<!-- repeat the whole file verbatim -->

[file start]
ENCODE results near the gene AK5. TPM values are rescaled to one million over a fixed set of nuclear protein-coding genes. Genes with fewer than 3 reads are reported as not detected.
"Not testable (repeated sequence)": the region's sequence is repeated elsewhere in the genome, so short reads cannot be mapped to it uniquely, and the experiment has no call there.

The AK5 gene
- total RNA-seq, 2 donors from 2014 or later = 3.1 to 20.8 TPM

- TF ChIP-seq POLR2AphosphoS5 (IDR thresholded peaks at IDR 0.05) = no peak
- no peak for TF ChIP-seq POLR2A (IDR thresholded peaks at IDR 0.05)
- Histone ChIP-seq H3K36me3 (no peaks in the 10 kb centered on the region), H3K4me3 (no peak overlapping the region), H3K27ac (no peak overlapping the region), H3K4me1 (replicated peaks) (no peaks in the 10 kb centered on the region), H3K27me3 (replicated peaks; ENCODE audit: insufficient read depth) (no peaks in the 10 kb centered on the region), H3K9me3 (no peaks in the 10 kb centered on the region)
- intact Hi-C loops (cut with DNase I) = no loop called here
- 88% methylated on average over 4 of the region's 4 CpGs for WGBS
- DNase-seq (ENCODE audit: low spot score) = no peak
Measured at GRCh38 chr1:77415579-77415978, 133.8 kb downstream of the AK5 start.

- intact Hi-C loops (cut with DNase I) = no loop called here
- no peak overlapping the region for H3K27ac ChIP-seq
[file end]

ENCODE results near the gene AK5. TPM values are rescaled to one million over a fixed set of nuclear protein-coding genes. Genes with fewer than 3 reads are reported as not detected.
"Not testable (repeated sequence)": the region's sequence is repeated elsewhere in the genome, so short reads cannot be mapped to it uniquely, and the experiment has no call there.

The AK5 gene
- total RNA-seq, 2 donors from 2014 or later = 3.1 to 20.8 TPM

- TF ChIP-seq POLR2AphosphoS5 (IDR thresholded peaks at IDR 0.05) = no peak
- no peak for TF ChIP-seq POLR2A (IDR thresholded peaks at IDR 0.05)
- Histone ChIP-seq H3K36me3 (no peaks in the 10 kb centered on the region), H3K4me3 (no peak overlapping the region), H3K27ac (no peak overlapping the region), H3K4me1 (replicated peaks) (no peaks in the 10 kb centered on the region), H3K27me3 (replicated peaks; ENCODE audit: insufficient read depth) (no peaks in the 10 kb centered on the region), H3K9me3 (no peaks in the 10 kb centered on the region)
- intact Hi-C loops (cut with DNase I) = no loop called here
- 88% methylated on average over 4 of the region's 4 CpGs for WGBS
- DNase-seq (ENCODE audit: low spot score) = no peak
Measured at GRCh38 chr1:77415579-77415978, 133.8 kb downstream of the AK5 start.

- intact Hi-C loops (cut with DNase I) = no loop called here
- no peak overlapping the region for H3K27ac ChIP-seq